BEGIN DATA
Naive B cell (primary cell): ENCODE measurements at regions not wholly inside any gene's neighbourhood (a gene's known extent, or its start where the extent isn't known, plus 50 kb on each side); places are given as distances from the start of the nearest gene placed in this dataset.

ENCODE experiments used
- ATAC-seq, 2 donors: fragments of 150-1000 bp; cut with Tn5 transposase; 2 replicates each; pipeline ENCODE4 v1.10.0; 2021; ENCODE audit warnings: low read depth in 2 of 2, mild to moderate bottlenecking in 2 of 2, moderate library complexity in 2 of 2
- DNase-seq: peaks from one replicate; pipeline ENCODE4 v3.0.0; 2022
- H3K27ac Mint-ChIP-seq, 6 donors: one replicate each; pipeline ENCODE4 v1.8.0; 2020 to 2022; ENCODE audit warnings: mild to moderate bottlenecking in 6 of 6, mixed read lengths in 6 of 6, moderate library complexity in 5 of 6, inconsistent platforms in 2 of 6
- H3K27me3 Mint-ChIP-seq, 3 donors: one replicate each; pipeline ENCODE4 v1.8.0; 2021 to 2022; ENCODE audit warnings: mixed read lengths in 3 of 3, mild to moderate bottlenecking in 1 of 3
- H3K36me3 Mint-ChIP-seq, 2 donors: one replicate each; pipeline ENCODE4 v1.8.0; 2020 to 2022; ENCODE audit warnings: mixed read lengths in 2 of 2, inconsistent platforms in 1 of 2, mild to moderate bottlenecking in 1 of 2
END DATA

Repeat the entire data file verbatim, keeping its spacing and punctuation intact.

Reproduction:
Naive B cell (primary cell): ENCODE measurements at regions not wholly inside any gene's neighbourhood (a gene's known extent, or its start where the extent isn't known, plus 50 kb on each side); places are given as distances from the start of the nearest gene placed in this dataset.

ENCODE experiments used
- ATAC-seq, 2 donors: fragments of 150-1000 bp; cut with Tn5 transposase; 2 replicates each; pipeline ENCODE4 v1.10.0; 2021; ENCODE audit warnings: low read depth in 2 of 2, mild to moderate bottlenecking in 2 of 2, moderate library complexity in 2 of 2
- DNase-seq: peaks from one replicate; pipeline ENCODE4 v3.0.0; 2022
- H3K27ac Mint-ChIP-seq, 6 donors: one replicate each; pipeline ENCODE4 v1.8.0; 2020 to 2022; ENCODE audit warnings: mild to moderate bottlenecking in 6 of 6, mixed read lengths in 6 of 6, moderate library complexity in 5 of 6, inconsistent platforms in 2 of 6
- H3K27me3 Mint-ChIP-seq, 3 donors: one replicate each; pipeline ENCODE4 v1.8.0; 2021 to 2022; ENCODE audit warnings: mixed read lengths in 3 of 3, mild to moderate bottlenecking in 1 of 3
- H3K36me3 Mint-ChIP-seq, 2 donors: one replicate each; pipeline ENCODE4 v1.8.0; 2020 to 2022; ENCODE audit warnings: mixed read lengths in 2 of 2, inconsistent platforms in 1 of 2, mild to moderate bottlenecking in 1 of 2